But then a sneaky thing happened, with word of mouth creeping in to change my mind. First, I got a direct, personal recommendation from TootingGareth, then PaulinLondon and JohnnyFox gave it a raving AudioBoo. I really trust these guys’ judgments, and Gareth apparently has a solid understanding of what I like from my musical theater: excellent productions with great dancing and songs you sing as you walk out the door. And this, I’m pleased to say, is a musical that ticks everything on my list. The talent they’ve recruited are snappy and professional, the costumes and set design are swoony, and they just went wild with the choreography. I was unable to tear my eyes away from the juicy delights in front of me: it was like the most exquisite of buffets, with every table featuring a different collection of sweet or succulent dishes. And it wasn’t just the “main courses” (“Anything Goes,” “Blow Gabriel Blow”) that were good – the forgettable “side dishes” had been transformed into memorable, exciting numbers that did far more than provide filler between dialogue. I mean, every time I hear “Gypsy In Me” on my copy of the soundtrack, I cringe a little, but with a scene stealing comic as Sir Evelyn (Stephen Matthews) bullfighting with Reno Sweeney (Debbie Kurup), suddenly the whole number rose to a level I never thought possible. It was funny, it was clever, it was engaging, it wriggled and jiggled, it crackled and popped. I couldn’t believe what I was seeing: it was the National Gallery, it was Garbo’s salary, it was Ovaltine. And before it had always been filler. Wow.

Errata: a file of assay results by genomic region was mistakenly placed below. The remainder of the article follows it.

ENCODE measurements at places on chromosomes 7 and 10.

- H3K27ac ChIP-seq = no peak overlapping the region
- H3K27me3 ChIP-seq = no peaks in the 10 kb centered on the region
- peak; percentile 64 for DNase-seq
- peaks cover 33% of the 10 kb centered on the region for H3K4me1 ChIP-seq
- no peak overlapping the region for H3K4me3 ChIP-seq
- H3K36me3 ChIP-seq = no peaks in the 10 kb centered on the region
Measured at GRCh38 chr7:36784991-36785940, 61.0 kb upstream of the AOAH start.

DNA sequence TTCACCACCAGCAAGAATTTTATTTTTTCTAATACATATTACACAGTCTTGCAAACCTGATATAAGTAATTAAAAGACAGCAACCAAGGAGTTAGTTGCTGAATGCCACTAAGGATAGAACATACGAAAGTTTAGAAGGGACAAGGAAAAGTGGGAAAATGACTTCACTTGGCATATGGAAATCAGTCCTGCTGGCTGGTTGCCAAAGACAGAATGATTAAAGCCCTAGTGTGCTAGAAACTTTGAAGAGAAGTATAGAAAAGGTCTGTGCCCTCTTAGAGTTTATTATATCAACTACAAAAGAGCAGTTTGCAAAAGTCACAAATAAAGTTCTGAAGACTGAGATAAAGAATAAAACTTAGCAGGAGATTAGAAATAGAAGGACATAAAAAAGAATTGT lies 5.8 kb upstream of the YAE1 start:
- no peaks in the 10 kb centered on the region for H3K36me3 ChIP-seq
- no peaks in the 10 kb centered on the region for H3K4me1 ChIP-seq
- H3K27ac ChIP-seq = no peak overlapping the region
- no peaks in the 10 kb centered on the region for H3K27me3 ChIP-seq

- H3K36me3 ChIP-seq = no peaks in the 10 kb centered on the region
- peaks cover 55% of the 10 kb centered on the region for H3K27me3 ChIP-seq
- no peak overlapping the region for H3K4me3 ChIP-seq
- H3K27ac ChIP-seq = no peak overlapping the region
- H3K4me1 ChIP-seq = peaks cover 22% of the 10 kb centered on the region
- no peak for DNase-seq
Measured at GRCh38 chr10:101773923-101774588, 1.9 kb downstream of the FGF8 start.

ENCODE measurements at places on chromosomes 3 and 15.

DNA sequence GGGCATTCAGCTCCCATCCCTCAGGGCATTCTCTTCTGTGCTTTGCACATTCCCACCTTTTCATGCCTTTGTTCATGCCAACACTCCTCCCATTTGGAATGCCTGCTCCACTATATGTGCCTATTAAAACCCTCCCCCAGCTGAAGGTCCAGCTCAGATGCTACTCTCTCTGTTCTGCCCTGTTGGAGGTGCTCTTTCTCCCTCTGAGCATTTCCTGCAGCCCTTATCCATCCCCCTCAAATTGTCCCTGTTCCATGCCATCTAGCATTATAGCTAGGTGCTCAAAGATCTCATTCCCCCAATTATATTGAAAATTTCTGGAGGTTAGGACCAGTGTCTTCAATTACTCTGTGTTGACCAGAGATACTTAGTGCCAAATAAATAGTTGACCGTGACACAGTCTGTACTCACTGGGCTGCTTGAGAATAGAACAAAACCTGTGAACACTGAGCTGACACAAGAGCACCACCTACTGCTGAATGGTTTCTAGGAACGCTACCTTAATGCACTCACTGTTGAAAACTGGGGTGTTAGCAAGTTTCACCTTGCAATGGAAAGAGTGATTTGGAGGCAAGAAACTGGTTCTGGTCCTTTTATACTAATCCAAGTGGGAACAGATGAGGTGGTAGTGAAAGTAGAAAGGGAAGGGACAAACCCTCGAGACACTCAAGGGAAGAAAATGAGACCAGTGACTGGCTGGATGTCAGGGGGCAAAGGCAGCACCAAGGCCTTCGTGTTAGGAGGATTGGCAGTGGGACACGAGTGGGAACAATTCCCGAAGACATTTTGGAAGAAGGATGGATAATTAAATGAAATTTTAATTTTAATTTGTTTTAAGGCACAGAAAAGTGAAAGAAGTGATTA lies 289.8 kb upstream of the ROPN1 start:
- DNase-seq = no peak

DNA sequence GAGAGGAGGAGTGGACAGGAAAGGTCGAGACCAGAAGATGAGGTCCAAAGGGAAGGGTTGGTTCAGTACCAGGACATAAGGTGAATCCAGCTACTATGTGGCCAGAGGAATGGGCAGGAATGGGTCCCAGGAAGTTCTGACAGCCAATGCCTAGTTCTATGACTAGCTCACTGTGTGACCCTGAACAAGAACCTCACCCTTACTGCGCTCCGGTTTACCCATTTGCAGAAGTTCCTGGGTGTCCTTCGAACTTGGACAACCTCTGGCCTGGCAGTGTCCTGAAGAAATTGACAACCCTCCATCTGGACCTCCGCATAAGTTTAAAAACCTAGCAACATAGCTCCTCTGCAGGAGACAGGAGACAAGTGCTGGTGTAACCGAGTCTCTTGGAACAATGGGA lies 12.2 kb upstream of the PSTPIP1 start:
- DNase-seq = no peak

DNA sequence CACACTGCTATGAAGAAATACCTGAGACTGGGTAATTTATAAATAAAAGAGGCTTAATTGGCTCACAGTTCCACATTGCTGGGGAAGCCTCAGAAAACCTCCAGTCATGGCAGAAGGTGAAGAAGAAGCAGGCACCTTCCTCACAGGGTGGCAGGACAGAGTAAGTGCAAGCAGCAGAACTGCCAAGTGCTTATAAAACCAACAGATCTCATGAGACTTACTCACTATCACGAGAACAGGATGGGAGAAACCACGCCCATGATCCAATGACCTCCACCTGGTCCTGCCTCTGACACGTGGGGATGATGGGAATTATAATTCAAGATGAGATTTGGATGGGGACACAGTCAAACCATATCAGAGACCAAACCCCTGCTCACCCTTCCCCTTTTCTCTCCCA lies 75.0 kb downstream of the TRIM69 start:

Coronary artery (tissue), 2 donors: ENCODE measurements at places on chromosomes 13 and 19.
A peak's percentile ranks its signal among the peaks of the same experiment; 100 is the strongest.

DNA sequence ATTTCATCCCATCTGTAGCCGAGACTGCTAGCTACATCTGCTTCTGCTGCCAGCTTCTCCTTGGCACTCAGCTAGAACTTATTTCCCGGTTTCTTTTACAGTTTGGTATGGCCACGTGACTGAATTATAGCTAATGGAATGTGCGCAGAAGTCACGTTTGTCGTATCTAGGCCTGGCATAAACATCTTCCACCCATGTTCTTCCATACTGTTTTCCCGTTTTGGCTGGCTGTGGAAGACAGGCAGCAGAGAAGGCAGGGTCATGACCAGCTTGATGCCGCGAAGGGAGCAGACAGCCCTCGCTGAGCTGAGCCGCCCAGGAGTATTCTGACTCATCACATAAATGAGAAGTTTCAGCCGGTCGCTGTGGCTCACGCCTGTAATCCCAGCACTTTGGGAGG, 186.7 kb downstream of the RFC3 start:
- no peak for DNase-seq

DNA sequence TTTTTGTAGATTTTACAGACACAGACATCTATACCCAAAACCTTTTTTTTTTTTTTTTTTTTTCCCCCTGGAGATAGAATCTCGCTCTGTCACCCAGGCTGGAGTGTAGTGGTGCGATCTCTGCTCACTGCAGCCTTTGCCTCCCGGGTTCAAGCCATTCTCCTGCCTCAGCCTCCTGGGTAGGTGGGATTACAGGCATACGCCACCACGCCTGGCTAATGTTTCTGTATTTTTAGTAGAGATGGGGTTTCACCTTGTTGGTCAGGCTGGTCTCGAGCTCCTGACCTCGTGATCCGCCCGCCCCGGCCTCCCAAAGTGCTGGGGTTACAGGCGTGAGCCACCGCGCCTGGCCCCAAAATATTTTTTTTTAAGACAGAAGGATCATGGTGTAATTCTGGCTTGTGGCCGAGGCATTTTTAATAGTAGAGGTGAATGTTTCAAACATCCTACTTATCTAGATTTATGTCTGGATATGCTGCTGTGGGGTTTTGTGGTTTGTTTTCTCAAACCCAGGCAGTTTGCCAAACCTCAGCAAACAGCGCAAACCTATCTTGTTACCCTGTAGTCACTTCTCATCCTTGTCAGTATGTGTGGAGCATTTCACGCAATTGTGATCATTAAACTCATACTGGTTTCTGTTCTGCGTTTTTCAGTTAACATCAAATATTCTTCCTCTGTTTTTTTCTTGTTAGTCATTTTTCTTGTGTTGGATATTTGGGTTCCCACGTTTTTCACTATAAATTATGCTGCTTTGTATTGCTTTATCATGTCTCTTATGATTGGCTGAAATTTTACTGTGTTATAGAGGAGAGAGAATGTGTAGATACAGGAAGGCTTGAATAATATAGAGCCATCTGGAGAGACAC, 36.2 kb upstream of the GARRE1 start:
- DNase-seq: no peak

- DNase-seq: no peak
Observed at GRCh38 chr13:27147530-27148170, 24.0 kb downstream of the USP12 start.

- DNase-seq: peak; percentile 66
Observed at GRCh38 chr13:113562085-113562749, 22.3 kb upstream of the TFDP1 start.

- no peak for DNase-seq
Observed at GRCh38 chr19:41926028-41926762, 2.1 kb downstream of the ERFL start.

I’m going to do my best to do a song my song review of this at some stage – oh, the yellow loungers the Sweeney girls reclined on while the crew danced the “Sailor’s Chanty!” – the pool the chorines “swam” out of on stage for the little dream ballet number! – but instead I’m going to pass on the great good news: this show is going on tour all over the UK, to Bristol, Torquay, Belfast, Cardiff, Aberdeen, and all sorts of different spots. It might even come back for a little time on the West End. And me, I’m going to make a road trip or two to see it, possibly to Southhampton and definitely to Woking. Yep, it’s that good. And if you like musicals, this is one production you won’t want to miss.

(This review is for a performance that took place on Wednesday, February 4, 2015. It closes in Wimbledon on February 7. Tour dates follow.)